Taking the leap from conventional employment to freelancing can be scary; I know it was for me. 

With no boss or HR department to consult, where does a freelancer go with the seemingly endless questions that arise about everything from customer service to taxes to work/life balance?

Two resources have made all the difference for me:

  1. Meeting other freelancers and talking with them regularly
  2. Reading The Freelancer’s Bible by Sara Horowitz

In this article, the first of several in a series, I’ll share the biggest lessons taken both from my first few years of full-time freelancing and from Horowitz’s bible (as you’ll see, it truly lives up to the name).

How Do I Start Freelancing?

Assuming you already have a general idea of the type of work you’d like to do (be it writing, graphic design, or even lock-smithing), Horowitz recommends taking time to consider how your professional skills and personality traits and can help or hinder your practice.

Start by making a list with two columns: one for the skills you would prefer to offer, and one for other skills that you have but don’t wish to focus on. Ideally, the first list will be the basis for your business, with the second list available to revisit in the future, should you need to adjust or expand the services you offer.

Next, make another, similar list, this time focusing on your personality. Make one column for the traits you already have and another for the traits you wish to develop.

Combining your best skills with your best personality traits, it should become clearer exactly what you have to offer potential clients, and why you are uniquely suited to offer it. This information could also be the basis of a formal business plan, should you want to go that route.

How Do I Get Clients?

Once your “value offer” has been established, it’s time to get to offering it. 

First, you’ll have to figure out who your potential clients are, whether by internet search, networking events, or the tried and true method of chatting with friends and colleagues. 

After identifying prospects and tactfully reaching out to them, it’s time to implement what Horowitz calls the “trifecta”: 

  • Show empathy in analyzing the clients’ needs
  • Skillfully match your skills to those needs
  • Distill your pitch to be as simple as possible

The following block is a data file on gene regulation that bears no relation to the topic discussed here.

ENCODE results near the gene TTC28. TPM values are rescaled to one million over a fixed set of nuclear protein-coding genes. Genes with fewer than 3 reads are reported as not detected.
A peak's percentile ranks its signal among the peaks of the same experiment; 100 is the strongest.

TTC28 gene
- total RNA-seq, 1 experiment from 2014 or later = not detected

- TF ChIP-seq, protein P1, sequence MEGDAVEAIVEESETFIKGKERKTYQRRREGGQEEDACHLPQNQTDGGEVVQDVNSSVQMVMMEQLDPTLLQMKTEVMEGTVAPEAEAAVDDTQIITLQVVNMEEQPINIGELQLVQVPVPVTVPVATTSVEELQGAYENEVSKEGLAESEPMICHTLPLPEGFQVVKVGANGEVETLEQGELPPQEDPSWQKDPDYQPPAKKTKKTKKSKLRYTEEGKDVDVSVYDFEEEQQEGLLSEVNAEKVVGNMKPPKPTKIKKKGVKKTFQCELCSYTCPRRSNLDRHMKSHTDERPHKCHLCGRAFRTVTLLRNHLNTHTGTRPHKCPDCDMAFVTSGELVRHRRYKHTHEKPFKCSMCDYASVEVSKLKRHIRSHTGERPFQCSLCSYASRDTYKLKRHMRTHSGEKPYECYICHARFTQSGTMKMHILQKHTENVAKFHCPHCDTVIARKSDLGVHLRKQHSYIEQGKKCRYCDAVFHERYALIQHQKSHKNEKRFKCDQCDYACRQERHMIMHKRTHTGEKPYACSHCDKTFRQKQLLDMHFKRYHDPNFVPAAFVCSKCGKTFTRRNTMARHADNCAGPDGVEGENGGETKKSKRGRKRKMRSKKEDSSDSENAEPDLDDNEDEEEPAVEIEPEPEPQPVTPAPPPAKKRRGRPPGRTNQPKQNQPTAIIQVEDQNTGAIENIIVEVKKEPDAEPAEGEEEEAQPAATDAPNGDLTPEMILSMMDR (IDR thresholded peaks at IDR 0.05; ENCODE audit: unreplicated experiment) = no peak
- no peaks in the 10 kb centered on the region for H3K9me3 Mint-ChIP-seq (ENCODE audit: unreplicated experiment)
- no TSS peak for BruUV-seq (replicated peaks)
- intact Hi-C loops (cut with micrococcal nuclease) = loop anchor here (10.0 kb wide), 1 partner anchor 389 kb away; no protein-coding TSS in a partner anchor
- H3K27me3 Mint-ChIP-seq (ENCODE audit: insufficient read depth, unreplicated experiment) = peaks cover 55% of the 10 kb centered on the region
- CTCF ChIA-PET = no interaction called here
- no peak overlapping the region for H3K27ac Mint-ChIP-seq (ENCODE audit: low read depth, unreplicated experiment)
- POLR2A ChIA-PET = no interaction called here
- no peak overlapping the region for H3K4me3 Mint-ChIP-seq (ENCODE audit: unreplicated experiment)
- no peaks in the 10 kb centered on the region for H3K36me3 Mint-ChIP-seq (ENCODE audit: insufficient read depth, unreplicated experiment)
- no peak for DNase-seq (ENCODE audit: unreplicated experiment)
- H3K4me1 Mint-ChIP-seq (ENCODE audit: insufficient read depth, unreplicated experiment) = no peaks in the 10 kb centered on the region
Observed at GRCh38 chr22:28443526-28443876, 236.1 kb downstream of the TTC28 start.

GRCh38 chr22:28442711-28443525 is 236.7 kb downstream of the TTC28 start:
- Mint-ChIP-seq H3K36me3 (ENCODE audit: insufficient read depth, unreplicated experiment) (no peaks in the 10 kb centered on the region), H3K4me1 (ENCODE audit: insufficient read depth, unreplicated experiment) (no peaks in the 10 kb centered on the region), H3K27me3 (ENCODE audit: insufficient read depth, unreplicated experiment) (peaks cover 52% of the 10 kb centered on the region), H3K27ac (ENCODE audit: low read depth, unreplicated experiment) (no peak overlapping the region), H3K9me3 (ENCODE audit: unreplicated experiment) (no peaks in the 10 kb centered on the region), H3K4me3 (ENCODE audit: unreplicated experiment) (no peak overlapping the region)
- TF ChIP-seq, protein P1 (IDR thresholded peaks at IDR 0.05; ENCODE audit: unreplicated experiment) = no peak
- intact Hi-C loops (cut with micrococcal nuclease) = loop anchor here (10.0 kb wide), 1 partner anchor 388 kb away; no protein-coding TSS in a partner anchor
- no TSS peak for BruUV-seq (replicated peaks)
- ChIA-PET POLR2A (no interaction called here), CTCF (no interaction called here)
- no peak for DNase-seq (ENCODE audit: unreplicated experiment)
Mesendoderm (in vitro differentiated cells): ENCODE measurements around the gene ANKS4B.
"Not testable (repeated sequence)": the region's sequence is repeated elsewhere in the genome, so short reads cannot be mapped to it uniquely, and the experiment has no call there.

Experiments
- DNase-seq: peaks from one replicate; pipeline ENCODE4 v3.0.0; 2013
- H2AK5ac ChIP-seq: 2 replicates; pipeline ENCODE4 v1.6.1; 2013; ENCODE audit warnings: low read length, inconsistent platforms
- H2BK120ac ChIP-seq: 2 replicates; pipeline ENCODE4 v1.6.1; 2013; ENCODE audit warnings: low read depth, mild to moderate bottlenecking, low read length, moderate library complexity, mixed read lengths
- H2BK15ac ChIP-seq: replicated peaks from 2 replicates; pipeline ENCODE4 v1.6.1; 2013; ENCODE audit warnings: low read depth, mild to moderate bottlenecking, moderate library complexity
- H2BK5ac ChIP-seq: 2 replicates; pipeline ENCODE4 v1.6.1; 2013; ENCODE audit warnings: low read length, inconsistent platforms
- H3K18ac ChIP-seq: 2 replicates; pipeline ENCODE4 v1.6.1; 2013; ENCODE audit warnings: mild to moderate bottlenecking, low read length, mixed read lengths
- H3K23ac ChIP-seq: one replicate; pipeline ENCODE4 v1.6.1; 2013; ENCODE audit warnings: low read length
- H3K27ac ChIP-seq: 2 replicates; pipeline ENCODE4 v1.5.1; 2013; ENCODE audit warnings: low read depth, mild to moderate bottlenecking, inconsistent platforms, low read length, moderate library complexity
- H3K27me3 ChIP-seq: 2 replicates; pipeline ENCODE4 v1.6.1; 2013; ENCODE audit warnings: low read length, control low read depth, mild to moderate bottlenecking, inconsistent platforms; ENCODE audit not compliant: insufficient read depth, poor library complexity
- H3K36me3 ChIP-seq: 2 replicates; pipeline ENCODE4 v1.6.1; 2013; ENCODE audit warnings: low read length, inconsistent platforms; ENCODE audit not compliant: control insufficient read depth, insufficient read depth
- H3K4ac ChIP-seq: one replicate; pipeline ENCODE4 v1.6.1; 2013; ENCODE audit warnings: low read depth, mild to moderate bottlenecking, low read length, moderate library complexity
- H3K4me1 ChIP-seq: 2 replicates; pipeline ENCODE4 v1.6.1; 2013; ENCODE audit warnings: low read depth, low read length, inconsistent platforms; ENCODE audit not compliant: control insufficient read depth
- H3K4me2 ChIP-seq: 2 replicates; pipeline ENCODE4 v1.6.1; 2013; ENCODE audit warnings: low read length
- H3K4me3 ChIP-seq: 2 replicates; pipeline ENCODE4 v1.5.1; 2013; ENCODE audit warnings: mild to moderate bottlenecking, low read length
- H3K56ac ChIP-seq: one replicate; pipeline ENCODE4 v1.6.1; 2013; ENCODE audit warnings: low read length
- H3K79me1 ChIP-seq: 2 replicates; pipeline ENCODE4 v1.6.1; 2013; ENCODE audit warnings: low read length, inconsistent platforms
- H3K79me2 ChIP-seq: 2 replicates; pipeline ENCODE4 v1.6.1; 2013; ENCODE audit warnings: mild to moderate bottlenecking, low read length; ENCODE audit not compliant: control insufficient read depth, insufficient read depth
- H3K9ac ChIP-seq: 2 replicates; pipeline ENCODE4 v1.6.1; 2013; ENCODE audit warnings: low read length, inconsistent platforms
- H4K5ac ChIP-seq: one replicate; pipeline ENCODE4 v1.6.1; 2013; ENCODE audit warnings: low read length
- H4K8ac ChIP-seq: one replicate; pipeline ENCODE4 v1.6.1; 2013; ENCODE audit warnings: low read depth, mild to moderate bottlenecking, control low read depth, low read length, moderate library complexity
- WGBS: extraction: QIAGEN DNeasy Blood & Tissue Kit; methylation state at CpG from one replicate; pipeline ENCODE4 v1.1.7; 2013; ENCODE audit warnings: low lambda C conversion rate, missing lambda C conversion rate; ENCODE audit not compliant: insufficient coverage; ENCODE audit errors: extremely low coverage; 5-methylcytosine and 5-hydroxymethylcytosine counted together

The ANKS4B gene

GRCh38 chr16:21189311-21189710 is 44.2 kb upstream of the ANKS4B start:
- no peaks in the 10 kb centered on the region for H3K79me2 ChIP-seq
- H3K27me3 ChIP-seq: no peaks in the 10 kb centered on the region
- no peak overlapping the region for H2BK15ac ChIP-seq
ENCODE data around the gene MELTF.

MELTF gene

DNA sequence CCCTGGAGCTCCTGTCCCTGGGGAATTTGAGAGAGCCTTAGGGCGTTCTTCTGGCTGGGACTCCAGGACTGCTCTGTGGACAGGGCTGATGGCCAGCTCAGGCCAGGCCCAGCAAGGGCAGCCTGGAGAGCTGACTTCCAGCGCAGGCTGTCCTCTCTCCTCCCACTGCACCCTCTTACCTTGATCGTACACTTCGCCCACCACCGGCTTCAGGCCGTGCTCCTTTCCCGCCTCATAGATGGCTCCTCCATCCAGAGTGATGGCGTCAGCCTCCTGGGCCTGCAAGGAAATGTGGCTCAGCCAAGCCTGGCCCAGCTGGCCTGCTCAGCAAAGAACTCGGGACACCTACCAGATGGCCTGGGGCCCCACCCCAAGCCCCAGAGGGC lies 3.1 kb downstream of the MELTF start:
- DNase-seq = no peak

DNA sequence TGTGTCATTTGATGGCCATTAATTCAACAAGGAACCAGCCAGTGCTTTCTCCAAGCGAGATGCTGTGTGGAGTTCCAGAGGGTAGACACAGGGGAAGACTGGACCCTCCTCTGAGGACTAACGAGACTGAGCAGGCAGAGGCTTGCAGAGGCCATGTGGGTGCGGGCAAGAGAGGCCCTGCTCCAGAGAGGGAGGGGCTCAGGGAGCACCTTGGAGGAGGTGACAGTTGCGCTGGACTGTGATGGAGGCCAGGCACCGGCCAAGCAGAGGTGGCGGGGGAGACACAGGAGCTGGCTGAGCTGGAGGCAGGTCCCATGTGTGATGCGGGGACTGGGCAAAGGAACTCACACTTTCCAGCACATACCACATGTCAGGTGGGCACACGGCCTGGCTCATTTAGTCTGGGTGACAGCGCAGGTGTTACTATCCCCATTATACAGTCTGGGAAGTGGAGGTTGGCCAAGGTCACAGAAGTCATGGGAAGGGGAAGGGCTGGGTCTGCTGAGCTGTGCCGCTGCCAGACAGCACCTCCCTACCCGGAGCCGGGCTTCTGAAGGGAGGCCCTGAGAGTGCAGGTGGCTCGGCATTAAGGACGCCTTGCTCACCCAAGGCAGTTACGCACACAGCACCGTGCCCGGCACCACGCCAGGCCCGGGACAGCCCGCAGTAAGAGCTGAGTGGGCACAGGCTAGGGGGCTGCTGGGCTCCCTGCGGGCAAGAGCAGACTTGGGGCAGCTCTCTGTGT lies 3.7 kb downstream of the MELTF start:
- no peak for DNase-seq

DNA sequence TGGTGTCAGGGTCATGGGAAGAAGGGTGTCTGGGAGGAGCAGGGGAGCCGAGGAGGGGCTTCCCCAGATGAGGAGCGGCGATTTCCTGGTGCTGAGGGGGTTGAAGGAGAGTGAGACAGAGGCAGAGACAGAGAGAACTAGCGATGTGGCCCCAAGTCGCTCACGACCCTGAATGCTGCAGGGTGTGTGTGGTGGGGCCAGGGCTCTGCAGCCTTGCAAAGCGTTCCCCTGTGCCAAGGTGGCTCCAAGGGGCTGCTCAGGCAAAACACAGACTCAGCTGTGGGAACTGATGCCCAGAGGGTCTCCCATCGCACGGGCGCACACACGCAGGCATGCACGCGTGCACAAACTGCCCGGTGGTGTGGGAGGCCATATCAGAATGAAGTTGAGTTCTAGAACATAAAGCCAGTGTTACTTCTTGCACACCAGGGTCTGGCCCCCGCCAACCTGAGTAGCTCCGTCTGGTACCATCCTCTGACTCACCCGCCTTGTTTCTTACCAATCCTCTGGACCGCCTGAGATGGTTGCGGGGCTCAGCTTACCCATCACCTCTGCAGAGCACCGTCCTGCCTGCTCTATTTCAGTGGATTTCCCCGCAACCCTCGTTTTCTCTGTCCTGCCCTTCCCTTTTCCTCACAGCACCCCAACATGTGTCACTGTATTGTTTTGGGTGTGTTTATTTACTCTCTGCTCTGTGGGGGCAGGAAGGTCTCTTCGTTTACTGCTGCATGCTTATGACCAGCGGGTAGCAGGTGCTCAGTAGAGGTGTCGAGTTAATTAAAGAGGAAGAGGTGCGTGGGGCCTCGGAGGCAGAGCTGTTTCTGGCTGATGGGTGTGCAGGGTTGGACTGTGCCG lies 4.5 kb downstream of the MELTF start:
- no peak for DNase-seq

What Should I Charge?

Unfortunately, there are no hard-and-fast rules for setting prices. Every freelancer must figure out what makes sense for their unique business, and this process takes time. Thankfully, resources are out there to help along the way.

First, it’s important to note that different projects may call for different price structures, including:

  • Hourly rate
  • Quantity-based (i.e. per article, per page, etc.)
  • Project fee
  • Minimum amount (for small projects that wouldn’t be cost-effective otherwise)

Determining an hourly rate is a great place to start, because it can be used as a basis for determining other pricing options.

So what’s a fair hourly rate? It depends on your experience level, field of work, and geographic region. If you have freelancer friends or colleagues with whom you share one or more of these qualifiers, ask them. Otherwise, get a ballpark range online with tools like Bonsai’s “Freelance Rates Explorer.” 

Ultimately, the final decision about your hourly rate is up to you. For that, Horowitz offers a general equation:

(Annual salary + expenses + profit) / annual billable work hours = basic hourly rate

What do all of these terms mean? Horowitz defines them this way:

  • Salary: How much you want to make
  • Expenses: Things like overhead, taxes, or insurance
  • Profit: A 10-20% add-on to your desired salary

Once you’ve come up with a tentative hourly rate, test it out! Don’t be shy about quoting for what you’re worth; it’s better to charge new clients high than try to raise the rates later on. If your proposals are declined, respectfully ask why. Don’t assume it has to do with price unless they say so.

I’ve laid the groundwork, so what’s next?

You’ve determined what you want to do, why you’re the right person to do it, how you’ll get hired, and what you’ll charge. Congratulations, you’re now a freelancer!

What comes next is managing and improving your business. Future posts will help you do just that, with topics including:

  • Building a “portfolio” of clients
  • Managing client relationships
  • Marketing yourself
  • Tending the shop

What is Hoan Marketing?

Freelancing is near and dear to me. Since 2016, I have offered web designsocial media, and email marketing services through my business, Hoan Marketing.

Serving Milwaukee, Wisconsin and beyond, Hoan Marketing empowers nonprofit organizations and social entrepreneurs to stand out online. Does Hoan sound like a good fit for your online ambitions?

To schedule your free 30-minute consultation, fill out the contact form or call me at (414) 909-0626‬.